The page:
(And Then What Happened When I Was)

In my very first post on this blog, I mentioned that I have a big,
beating heart for kids.  Before I even had kids I signed up to be a
mentor to ten-year-old girl who was classified by my mentoring
organization as “at-risk.” 

I never really found out what the “at-risk” was all about. Sadie (not
her real name) didn’t feel like she could spill her guts with me because
she saw me as “too perfect.” 

I’ll never forget her speech.  “You have the perfect car.  You live in a
perfect house in a perfect neighborhood.  You have the perfect
husband. [whom I am no longer married to – Sadie, where are you
now?] You have the perfect job.  I could never be like you.”

Me, back to her.  “No, Sadie, you don’t have to be like me.  I don’t
want you to be like me.  I’m just supposed to be a positive influence in
your life…not something you have to copy.” 


“Sadie, I’ve worked really hard to earn these things.  They weren’t
handed to me. I moved from California to afford a house.  I’m
committed to my career.” (Which only lasted five more years until the
stress made me physically ill – Sadie, where are you now?)

I don’t know if the things I said ever stuck.  Still, we had some fun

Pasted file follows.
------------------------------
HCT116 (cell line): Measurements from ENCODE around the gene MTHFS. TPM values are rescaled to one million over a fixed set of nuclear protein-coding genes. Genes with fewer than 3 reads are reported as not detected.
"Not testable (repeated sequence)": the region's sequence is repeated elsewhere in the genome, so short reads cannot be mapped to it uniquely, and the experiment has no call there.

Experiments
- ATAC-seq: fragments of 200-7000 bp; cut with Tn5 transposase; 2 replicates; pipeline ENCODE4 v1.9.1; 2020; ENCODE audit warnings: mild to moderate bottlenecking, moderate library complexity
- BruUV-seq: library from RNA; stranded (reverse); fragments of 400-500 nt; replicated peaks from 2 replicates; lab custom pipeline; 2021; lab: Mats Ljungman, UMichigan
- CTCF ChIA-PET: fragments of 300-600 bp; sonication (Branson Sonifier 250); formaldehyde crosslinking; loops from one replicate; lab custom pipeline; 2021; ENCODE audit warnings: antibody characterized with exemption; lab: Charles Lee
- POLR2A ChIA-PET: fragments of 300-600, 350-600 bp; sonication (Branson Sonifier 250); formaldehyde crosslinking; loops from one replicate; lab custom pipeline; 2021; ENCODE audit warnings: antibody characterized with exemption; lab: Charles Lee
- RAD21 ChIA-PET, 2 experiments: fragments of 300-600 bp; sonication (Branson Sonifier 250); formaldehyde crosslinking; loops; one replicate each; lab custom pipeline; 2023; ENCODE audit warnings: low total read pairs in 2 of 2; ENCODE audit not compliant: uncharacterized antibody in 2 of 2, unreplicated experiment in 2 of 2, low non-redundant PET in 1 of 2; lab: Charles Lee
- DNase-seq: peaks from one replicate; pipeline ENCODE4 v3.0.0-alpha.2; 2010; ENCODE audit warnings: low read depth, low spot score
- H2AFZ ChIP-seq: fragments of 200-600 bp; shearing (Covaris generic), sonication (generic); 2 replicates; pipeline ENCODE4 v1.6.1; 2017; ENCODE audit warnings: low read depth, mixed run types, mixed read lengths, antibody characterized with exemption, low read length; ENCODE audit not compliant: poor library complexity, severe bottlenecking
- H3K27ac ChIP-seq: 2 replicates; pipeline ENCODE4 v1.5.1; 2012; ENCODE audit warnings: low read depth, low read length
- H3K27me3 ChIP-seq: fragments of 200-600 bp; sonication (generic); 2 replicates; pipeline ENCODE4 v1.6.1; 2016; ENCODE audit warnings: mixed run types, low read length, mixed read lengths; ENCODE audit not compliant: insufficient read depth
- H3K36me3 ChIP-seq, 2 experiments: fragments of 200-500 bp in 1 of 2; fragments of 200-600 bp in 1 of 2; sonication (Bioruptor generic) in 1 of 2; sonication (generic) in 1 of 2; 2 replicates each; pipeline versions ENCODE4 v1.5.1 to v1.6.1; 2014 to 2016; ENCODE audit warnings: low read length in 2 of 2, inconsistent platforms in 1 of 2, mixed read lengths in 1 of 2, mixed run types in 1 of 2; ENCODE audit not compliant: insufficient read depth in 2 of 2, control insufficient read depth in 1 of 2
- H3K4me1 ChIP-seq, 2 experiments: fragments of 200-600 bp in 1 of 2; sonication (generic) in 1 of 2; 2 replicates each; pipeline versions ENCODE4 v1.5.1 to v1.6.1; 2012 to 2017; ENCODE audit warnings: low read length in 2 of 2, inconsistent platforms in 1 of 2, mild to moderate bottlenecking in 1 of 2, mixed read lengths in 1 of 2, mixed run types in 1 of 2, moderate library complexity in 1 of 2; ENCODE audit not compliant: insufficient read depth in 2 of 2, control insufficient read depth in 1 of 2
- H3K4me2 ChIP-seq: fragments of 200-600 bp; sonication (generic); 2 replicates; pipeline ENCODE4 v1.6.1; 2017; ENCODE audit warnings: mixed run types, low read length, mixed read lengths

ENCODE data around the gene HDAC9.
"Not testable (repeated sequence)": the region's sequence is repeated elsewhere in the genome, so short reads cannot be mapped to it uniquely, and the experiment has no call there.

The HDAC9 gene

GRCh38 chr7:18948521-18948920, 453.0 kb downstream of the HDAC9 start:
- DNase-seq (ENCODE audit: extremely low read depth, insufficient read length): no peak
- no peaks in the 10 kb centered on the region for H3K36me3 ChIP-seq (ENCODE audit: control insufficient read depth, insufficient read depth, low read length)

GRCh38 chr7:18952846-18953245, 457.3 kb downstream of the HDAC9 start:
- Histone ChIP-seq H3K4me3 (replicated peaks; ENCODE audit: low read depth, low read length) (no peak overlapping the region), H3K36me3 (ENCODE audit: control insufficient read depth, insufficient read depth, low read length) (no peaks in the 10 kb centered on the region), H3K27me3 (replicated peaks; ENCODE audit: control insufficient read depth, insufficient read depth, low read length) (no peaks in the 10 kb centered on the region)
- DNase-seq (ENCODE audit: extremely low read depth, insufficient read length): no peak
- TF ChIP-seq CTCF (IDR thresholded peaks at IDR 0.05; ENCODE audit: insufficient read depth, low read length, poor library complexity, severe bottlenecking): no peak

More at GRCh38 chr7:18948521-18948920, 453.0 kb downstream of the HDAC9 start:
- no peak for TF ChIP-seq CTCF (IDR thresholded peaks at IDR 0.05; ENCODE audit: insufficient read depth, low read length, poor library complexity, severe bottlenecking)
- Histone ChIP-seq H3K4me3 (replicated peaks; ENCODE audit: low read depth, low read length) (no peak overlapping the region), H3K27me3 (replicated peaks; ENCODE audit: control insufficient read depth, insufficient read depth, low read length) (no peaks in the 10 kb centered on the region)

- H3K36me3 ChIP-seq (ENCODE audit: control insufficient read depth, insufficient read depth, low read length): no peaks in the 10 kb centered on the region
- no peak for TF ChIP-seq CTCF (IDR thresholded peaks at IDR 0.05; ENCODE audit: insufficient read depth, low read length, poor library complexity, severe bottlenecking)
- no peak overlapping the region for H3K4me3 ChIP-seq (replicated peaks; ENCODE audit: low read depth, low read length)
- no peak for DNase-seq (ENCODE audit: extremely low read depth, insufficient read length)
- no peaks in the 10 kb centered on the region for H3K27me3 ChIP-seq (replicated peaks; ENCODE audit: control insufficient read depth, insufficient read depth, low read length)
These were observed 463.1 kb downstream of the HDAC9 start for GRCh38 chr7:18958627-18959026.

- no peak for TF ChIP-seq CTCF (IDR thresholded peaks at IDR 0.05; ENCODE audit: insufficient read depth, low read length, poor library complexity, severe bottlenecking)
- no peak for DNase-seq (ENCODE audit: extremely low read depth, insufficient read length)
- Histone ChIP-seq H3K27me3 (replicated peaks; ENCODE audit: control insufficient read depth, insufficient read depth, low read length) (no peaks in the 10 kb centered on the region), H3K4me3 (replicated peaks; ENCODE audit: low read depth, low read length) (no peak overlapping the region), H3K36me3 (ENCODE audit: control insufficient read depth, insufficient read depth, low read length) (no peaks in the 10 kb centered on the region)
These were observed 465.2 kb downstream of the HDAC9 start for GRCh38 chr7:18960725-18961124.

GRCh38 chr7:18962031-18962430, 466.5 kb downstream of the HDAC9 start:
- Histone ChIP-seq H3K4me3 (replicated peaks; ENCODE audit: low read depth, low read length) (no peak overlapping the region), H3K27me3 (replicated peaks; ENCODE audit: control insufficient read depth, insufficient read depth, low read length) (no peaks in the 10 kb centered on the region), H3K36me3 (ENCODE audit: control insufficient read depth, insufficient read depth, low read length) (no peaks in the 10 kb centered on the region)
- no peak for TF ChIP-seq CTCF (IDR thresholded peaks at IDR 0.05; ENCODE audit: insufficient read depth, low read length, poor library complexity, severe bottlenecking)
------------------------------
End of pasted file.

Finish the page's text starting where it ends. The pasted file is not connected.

times.  After a while, her mother got remarried and had a baby. Sadie loved
her little sister, things improved for her at home, and the need for a
mentor fizzled away.

I really wasn’t trying to be perfect then.  I am not a perfectionist by

So why, when I got remarried and had stepchildren, did I suddenly
want to be perfect?  The kids’ mom died and I took on a mission to be
the great female role model. (one they didn’t really want, by the way). 
And I thought that the great female role model should have some
model kids, so I likely projected my need for perfection onto them.

I don’t have a lot of answers for why I behaved this way.  My best stab
is that it had something to do with providing control in an atmosphere
where a lot of things were probably out of control.  Kids grieving their
mom, a lack of family structure, the pressure of relatives who “knew
better….”  I drank a lot more wine in those days. 

I don’t think I ever once let on to those kids that I was having a hard
time or that I didn’t know how to proceed.  A little humility could have
gone a very, very long way toward building relationships I was trying
to force instead.

So I entreat any of you who are stepparents (and this can apply to
parents too):  “Watch” yourself in action with your family members. 
Do you show a full spectrum of emotions? Do you sometimes admit
that you don’t have it all together? 

My experiences show me that kids need to see we’re human.
Humanity breeds humanity.  You may have to dip a toe in the water
first, but that action might encourage another family member to do a
full bob, and the third to dive right in.

Mama J (Diane Fromme) is a writer, parent, and stepparent located in
Northern Colorado.  For more information on her stepparenting book,
go to


Tags: ,

Leave a Reply